But he waits. Some of you may remember part of our feeding ritual with Togo. We pause for prayer before eating.

So, with his enthusiasm just bursting from within, Togo sits and waits for me to say the prayer. And only on that “amen” does he begin.

No, Togo isn’t a practicing theologian. No, he doesn’t understand my words. Yes, if I didn’t ask him to wait, he wouldn’t. But what’s remarkable is that he values the moment enough to practice patience.

Part of my prayer is that I could be more like Togo in that regard. Passionate, fighting and struggling to do what is right and expected, valuing the moment, but patient to wait.

Some Things Grow on You

Four summers of my life, my mother helped me pack a footlocker procured from the Army Surplus Store and I was loaded on to a bus with old friends and those who would become new friends for a couple of weeks at Camp Blue Haven. I loved those camp experiences for many reasons. And, to be honest, I detested some of those experiences.

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I distinctly remember the bathroom facilities. Those weren’t on my “things I love about camp” list. Very little hot water for showers — probably because someone had figured out that hot water stunted the growth of whatever it was growing in the cracks in the shower floor. But the scarcity of hot water wasn’t the big thing. No, the big thing on my “things I hate about camp” list had to be the lack of stalls for the toilet. That’s a common practice in many pseudo-military encampments — even though Camp Blue Haven was far-removed from anything military. But to this day, I just don’t approve of “open seating.”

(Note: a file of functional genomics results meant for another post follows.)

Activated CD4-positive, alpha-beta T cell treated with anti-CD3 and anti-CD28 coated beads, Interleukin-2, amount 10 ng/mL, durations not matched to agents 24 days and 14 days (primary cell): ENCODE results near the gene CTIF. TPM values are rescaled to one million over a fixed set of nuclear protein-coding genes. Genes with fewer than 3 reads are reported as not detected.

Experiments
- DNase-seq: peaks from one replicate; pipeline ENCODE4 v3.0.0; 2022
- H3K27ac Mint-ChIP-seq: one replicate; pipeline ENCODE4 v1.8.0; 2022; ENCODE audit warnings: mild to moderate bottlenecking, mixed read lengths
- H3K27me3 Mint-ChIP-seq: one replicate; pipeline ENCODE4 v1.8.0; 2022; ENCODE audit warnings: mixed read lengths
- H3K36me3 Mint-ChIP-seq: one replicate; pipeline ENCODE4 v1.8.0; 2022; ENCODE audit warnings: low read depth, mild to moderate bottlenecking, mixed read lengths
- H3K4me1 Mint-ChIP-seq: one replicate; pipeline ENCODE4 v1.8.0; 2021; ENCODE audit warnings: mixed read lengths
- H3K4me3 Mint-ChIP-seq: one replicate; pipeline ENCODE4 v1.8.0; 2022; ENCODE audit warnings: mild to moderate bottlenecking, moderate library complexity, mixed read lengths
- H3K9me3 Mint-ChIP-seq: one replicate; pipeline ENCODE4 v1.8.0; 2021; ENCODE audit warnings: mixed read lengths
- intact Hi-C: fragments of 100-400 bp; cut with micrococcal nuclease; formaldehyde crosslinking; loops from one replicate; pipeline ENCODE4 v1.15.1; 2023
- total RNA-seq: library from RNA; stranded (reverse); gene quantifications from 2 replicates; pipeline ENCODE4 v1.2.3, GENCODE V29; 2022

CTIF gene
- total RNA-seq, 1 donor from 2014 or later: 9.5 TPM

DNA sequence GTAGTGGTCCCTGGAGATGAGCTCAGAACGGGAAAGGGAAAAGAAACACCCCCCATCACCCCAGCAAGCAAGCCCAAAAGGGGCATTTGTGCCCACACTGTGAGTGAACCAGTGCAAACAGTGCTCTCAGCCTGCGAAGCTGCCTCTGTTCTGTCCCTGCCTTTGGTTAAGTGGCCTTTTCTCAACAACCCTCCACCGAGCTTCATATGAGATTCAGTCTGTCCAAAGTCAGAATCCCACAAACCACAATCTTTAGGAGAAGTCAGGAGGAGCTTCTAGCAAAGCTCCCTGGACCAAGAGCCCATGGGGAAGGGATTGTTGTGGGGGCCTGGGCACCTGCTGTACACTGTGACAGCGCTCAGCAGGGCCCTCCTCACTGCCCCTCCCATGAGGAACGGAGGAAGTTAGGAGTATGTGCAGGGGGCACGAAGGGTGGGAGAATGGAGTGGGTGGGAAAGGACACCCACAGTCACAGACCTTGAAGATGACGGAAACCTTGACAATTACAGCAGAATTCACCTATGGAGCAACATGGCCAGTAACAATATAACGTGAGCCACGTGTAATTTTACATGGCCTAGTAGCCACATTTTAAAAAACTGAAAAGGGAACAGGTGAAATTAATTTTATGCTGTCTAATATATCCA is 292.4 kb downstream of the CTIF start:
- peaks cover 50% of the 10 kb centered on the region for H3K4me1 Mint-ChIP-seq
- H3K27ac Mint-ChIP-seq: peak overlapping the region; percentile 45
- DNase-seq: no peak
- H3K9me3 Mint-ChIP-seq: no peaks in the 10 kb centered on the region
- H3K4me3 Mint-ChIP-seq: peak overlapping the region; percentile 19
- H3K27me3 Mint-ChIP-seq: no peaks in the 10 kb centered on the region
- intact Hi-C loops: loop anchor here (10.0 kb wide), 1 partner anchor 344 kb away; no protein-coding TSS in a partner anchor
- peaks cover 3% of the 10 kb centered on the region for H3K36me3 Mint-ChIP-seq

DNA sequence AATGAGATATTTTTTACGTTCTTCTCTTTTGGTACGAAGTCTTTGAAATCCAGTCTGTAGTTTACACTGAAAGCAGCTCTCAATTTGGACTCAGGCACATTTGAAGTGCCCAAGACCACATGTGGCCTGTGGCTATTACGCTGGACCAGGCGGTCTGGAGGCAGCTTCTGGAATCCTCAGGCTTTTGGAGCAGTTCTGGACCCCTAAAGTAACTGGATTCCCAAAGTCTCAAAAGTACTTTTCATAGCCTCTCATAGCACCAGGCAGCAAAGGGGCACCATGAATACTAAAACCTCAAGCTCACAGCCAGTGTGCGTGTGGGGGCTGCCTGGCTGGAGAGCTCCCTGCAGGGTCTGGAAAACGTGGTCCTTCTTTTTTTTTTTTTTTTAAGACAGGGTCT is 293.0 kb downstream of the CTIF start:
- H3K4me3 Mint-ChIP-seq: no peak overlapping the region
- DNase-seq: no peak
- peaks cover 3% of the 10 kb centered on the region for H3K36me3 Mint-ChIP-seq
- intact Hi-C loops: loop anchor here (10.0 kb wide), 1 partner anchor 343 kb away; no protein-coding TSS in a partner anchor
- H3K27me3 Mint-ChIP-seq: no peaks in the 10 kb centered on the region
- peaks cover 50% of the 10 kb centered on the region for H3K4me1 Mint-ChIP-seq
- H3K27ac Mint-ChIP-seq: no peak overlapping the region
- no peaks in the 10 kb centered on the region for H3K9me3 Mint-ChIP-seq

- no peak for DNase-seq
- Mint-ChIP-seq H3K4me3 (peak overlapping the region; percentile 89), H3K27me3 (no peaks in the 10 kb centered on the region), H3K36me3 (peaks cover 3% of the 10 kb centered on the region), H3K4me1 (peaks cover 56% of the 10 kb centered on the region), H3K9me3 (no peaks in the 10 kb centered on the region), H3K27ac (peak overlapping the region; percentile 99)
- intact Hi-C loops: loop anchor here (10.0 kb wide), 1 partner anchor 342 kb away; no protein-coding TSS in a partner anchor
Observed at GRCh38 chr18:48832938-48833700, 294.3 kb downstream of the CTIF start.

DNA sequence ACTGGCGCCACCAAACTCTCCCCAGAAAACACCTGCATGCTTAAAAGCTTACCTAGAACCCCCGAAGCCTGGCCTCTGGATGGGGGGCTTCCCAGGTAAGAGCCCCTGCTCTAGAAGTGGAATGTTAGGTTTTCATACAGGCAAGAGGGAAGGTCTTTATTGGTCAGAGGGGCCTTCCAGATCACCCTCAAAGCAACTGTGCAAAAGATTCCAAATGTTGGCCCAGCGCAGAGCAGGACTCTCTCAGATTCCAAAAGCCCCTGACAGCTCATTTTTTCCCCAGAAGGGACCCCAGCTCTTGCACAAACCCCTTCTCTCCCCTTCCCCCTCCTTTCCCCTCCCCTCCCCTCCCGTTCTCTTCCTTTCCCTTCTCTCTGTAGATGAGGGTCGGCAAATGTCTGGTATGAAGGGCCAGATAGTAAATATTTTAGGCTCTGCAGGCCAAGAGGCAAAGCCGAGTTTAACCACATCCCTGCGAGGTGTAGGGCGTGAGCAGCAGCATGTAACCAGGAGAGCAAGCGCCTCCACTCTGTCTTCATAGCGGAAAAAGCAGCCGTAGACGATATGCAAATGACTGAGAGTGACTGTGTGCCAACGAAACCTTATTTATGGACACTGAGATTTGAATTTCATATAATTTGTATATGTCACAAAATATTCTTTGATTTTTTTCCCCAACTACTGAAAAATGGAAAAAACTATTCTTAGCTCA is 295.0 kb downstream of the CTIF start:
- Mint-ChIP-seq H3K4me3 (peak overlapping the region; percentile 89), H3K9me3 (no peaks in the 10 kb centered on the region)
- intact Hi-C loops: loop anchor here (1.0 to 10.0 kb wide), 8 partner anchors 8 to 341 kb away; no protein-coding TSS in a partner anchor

Now there was something in the bathroom I dearly loved. There was a small sign posted just above the urinal. I read it and laughed each time I stood there. It was such a great play on words — and utilitarian at the same time. Each word and each punctuation mark so cleverly placed.

We aim to please, so you aim, too, please!

Words to live by. I still think of them each time I . . . well, you know. I do try to suppress my laughter now since, in the absence of the sign, other patrons of public bathrooms wonder.

Well, very little of what I’ve written thus far is what prompted my thoughts of camp and my two great lists. Instead, it was a song I heard this morning.

The Christian camps of my youth were before the advent of what we would later call “Jesus songs.” We sang mostly the old hymns and we sang them a cappella. I loved those old hymns. So you might understand my concern when a new song appeared — literally pasted into the front cover of the old blue hymnal.

“O Lord My God” was “new” to me. In fact it had been copyrighted almost ten years earlier. But in my tribe of shape-note singers, it was new. And I didn’t like it. The range of notes was hard for me, I didn’t know the words by heart, and, irritatingly, those camp leaders thought we should sing it every time we gathered for . . . anything!